Kim in Colorado posed this question: “How do you find time to work on customer service when each day is already filled with seemingly impossible to complete tasks?”
The answer lies in the difference between working in customer service and working on customer service. When customer service quality matters, so does knowing where the difference is found.
Working in customer service means taking care of your customers – always a good idea and critical for customer service quality.
Customers appreciate the attention and you feel good providing quality service. Being in service takes a specific amount of your time to benefit a specific customer in a specific way.
Working on your customer service is totally different. It means creating, changing, improving or fine-tuning the tools, systems and procedures you use when you are working in service for others. Acts in this arena can improve customer service quality all the time.
Here’s a personal example:
Several years ago a magazine editor in Europe interviewed me by telephone for an article on “Building an Uplifting Service Culture.” He asked me to send him a high-quality color photograph to run with the article. I went right to work in service. I chose an existing photograph from my files, had a high-quality color copy made overnight, contacted a courier company and had the photograph on his desk two days later. The whole process took a few hours of my time and made the editor very happy.
The following week I went to work on my customer service quality. I chose 22 photographs, had them all scanned as high-resolution images and posted them on my website so that anyone, anywhere, anytime can choose the photo they want, in high or low resolution, and have it downloaded directly to their computer or sent instantly to their e-mail address as an attachment.
The whole process took a few hours of my time and has since made many editors and meeting planners very happy.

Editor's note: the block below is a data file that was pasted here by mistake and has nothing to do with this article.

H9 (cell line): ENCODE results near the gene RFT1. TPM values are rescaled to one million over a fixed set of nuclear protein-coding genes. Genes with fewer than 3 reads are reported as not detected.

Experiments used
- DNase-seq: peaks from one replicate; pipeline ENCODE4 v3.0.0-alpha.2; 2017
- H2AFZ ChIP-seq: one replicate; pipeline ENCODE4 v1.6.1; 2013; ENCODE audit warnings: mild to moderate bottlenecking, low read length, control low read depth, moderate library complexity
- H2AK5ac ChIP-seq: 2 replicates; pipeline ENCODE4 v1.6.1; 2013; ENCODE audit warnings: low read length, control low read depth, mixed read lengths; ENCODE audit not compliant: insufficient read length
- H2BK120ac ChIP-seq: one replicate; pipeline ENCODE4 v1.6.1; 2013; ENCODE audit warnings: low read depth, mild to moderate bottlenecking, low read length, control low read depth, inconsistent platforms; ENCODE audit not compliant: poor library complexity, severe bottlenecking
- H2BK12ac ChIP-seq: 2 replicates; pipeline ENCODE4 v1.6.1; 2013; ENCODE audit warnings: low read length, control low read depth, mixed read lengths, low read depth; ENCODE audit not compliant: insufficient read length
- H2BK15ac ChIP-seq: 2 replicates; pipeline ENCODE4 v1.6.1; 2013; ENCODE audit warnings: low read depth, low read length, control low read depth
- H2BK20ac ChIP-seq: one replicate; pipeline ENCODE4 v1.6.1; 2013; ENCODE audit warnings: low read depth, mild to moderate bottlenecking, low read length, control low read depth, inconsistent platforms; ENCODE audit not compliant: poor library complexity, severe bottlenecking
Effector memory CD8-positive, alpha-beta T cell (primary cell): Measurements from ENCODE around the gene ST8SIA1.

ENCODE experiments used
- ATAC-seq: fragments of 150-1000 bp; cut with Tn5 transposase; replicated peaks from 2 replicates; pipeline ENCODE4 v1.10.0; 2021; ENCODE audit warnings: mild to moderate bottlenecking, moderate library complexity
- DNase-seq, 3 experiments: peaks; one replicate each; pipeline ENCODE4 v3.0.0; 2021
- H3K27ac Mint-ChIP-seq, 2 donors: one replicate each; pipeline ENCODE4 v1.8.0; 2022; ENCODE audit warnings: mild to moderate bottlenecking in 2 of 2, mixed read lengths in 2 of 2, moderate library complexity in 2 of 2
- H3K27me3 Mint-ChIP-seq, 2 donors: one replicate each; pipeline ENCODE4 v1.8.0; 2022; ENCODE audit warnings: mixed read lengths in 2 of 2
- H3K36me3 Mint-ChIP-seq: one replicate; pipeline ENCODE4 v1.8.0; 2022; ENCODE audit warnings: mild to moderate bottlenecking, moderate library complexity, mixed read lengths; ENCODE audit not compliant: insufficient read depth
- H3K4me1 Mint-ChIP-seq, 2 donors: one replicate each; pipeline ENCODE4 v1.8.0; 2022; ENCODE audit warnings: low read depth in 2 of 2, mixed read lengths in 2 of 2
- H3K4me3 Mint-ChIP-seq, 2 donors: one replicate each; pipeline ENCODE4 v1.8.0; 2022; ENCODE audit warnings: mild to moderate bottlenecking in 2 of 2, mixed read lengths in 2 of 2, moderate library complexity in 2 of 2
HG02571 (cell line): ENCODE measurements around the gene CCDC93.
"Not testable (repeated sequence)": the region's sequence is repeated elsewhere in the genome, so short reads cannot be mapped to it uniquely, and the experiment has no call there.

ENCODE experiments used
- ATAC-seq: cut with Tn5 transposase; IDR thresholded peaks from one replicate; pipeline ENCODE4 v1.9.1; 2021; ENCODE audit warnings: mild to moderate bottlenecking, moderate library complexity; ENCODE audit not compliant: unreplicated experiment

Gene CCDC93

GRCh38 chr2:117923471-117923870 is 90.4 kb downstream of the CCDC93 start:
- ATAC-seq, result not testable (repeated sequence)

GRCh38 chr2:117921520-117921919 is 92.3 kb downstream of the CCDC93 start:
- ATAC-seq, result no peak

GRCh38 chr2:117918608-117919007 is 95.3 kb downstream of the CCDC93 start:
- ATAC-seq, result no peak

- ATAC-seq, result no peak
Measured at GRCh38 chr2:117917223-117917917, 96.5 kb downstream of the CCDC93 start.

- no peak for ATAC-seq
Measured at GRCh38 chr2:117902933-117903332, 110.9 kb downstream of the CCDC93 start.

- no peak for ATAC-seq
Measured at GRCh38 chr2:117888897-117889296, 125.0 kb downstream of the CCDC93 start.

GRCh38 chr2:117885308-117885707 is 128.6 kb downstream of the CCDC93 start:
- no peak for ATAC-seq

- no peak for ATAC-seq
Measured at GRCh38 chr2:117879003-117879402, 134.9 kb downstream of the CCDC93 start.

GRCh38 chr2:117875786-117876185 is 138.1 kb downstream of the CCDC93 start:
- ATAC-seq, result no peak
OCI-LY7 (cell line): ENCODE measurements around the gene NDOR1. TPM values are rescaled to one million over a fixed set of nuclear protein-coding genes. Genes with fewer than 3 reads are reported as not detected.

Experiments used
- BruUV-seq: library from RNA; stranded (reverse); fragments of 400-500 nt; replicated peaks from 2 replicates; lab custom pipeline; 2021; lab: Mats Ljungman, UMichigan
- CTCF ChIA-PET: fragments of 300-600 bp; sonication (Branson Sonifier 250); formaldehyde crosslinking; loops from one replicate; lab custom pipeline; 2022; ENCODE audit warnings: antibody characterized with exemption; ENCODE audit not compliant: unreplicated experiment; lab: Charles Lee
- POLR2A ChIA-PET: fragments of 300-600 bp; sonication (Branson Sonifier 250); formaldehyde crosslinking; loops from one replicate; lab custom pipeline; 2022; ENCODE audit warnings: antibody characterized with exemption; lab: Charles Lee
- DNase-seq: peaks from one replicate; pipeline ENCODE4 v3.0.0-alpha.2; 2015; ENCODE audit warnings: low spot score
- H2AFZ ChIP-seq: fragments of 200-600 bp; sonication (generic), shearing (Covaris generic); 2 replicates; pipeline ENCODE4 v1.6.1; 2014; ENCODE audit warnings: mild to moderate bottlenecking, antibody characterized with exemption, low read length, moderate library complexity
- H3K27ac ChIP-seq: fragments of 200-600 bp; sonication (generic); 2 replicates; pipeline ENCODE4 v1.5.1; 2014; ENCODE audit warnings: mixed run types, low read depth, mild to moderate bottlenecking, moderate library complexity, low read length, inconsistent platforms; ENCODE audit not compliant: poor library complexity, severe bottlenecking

It’s easy to get very busy in customer service. Without even trying, your day is filled with seemingly impossible-to-complete tasks. Working on your customer service quality is different. It also takes your time, but it continues to serve after you have moved on to something or someone else.
Key Learning Point To Customer Service Quality
Everyone who works in service for others should also work on their customer service quality. If you improve your service system just a little each week, those small improvements can make a big difference over time. And if you work on your service in a cross-functional team or over a weekend retreat, imagine how much everyone (customers and service providers) will gain.
Action Steps To Customer Service Quality
Step back from working in service and go to work on your customer service quality. Make a checklist, design a form, create a template. Reduce four steps to three, or even one. Invest some time each week working on your service, then go back to work in service. You may still be very busy – but everything will be running a bit smoother, a bit easier, a bit better.
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Copyright, Ron Kaufman. Used with permission. Ron Kaufman is the world’s leading educator and motivator for upgrading customer service and uplifting service culture. He is author of the bestselling “Uplifting Service” book and founder of Uplifting Service. To enjoy more customer service training and service culture articles, visit UpliftingService.com.
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